The first study, from Terrie Inder’s time in St Louis, compared outcomes between babies admitted to the single room wing of a new NICU and those admitted during the same period, but to the traditional “airplane hangar” NICU. Admission was based on bed availability, and the outcomes the group studied were brain imaging, short term functional outcomes (aEEG and neurological exams), and neurodevelopmental progress, including language, at 2 years of corrected age. 136 infants less than 31 weeks gestation were included, with 127 having most of the measures, and then 107 being eligible for follow-up (after deaths and dropouts) of whom 86 were seen. At 2 years the language scores were 5 points lower among the babies in the single rooms (1/2 a standard deviation). Why would this be? An important new study from the same group has analyzed the type of noise that preterm babies are exposed to, in the two types of environment, they used an automated analyzer which divided periods of noise into those with speech, distant voices, electronic sounds, other noise and silence (Pineda R, et al. Auditory Exposure in the Neonatal Intensive Care Unit: Room Type and Other Predictors. The Journal of pediatrics. 2017). Each recording episode lasted 16 hours, starting before 10am in the morning. There were more periods of silence in the single rooms, and less distant words, the duration of exposure to meaningful words was very short in both types of environment, and increased towards discharge, only around 8 minutes per 16 hour period at birth, up to about 30 minutes per 16 hour period at term.
This certainly all suggests to me that there is a great opportunity in single rooms, to increase exposure to parental, and other positive human voice sounds. Encouraging parents to talk to, sing to, and read to, their babies, and even to record their voices doing those things so the baby can hear sounds that might encourage speech development should be studied more. Is there a saturation effect? Should voice exposures be limited to when the baby is awake?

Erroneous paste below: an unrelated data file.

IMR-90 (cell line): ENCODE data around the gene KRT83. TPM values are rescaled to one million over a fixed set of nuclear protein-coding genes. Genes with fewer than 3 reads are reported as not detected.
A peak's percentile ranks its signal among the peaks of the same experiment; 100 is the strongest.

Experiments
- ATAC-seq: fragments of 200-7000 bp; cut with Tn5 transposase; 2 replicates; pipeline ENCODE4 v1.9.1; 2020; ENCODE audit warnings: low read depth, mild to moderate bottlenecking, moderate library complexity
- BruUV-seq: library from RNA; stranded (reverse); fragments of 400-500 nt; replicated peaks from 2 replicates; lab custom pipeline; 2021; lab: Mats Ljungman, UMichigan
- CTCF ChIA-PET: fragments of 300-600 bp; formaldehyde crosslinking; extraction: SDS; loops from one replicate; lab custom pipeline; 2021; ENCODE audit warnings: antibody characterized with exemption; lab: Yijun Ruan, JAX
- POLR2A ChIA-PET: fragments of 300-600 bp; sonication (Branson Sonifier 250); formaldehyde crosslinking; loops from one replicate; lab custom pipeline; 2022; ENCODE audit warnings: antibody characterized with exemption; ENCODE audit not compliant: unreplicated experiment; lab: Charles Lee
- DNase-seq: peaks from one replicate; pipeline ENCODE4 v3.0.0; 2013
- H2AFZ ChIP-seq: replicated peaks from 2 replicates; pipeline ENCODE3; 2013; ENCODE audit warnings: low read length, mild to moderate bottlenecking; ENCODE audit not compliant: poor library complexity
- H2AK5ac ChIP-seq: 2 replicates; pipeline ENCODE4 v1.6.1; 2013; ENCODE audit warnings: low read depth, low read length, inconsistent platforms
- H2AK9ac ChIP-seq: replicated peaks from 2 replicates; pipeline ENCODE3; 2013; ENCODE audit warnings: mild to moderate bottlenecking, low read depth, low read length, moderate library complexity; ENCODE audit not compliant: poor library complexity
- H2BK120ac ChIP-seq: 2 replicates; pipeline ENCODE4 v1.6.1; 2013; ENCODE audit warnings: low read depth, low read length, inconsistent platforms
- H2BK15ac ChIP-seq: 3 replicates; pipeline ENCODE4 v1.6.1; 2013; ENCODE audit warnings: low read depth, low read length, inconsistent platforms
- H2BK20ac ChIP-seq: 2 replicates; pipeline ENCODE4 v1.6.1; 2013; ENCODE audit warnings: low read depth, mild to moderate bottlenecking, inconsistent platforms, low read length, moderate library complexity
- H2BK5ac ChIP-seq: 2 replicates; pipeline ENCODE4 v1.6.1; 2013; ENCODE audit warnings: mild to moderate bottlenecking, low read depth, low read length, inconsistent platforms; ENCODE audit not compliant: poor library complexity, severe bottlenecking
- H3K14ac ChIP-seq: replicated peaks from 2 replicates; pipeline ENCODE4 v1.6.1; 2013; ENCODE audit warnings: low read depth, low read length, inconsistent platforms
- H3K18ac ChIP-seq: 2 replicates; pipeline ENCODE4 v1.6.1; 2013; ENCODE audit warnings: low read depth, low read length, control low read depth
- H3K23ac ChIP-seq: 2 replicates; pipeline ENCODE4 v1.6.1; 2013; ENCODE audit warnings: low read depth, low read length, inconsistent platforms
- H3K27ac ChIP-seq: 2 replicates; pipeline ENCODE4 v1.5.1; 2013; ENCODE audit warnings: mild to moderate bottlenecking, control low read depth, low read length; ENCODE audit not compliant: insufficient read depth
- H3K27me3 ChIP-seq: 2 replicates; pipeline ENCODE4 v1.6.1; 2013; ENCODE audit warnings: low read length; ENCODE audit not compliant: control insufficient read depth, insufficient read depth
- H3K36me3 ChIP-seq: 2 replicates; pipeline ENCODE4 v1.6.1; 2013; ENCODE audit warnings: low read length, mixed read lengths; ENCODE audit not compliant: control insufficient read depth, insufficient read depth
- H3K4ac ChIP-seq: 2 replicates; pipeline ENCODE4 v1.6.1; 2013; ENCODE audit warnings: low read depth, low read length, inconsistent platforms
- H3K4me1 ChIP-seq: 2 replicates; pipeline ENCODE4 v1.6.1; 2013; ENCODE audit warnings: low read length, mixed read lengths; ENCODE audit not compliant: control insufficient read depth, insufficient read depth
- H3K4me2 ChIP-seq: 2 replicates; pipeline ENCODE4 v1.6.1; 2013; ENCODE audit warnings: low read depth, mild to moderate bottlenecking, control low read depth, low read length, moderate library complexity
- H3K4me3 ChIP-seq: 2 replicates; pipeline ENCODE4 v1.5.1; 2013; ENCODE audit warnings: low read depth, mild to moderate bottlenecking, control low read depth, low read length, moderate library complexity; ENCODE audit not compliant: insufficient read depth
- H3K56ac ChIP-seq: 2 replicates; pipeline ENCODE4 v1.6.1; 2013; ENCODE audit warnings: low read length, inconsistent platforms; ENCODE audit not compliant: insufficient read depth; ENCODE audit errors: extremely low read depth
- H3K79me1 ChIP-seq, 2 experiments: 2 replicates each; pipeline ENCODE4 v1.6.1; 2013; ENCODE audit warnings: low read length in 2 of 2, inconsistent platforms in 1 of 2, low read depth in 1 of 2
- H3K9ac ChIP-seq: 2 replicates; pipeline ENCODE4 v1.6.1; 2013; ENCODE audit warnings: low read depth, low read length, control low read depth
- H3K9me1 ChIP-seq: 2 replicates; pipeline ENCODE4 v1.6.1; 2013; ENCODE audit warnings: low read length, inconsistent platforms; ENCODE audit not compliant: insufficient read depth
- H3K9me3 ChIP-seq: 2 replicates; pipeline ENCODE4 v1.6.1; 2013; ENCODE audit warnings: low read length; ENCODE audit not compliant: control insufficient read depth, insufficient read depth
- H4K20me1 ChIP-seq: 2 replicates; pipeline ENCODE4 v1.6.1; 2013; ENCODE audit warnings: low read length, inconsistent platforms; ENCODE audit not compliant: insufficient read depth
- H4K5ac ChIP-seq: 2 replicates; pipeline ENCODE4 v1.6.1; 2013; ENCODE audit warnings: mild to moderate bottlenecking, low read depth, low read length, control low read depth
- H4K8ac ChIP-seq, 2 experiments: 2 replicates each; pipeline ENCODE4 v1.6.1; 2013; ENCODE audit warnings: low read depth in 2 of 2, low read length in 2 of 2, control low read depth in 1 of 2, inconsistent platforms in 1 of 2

The study by Betty Vohr, compares human milk intake and developmental outcomes before and after their group moved to a single patient room, about 300 babies under 1250 g birth weight are compared.
Human milk provision increased after the move, particularly after the first 3 weeks, and Bayley III language and cognitive scores improved, with a correlation between those 2 outcomes.
A previous study from this group showed that language outcomes were critically dependent on parental involvement (Lester BM, et al. 18-Month Follow-Up of Infants Cared for in a Single-Family Room Neonatal Intensive Care Unit. The Journal of pediatrics. 2016). When they analyzed hours spent in kangaroo care, breast-feeding and involvement with other care procedures, they found that there was more parental involvement in the single rooms, and the babies with higher parental involvement had better cognitive and language scores at 2 years.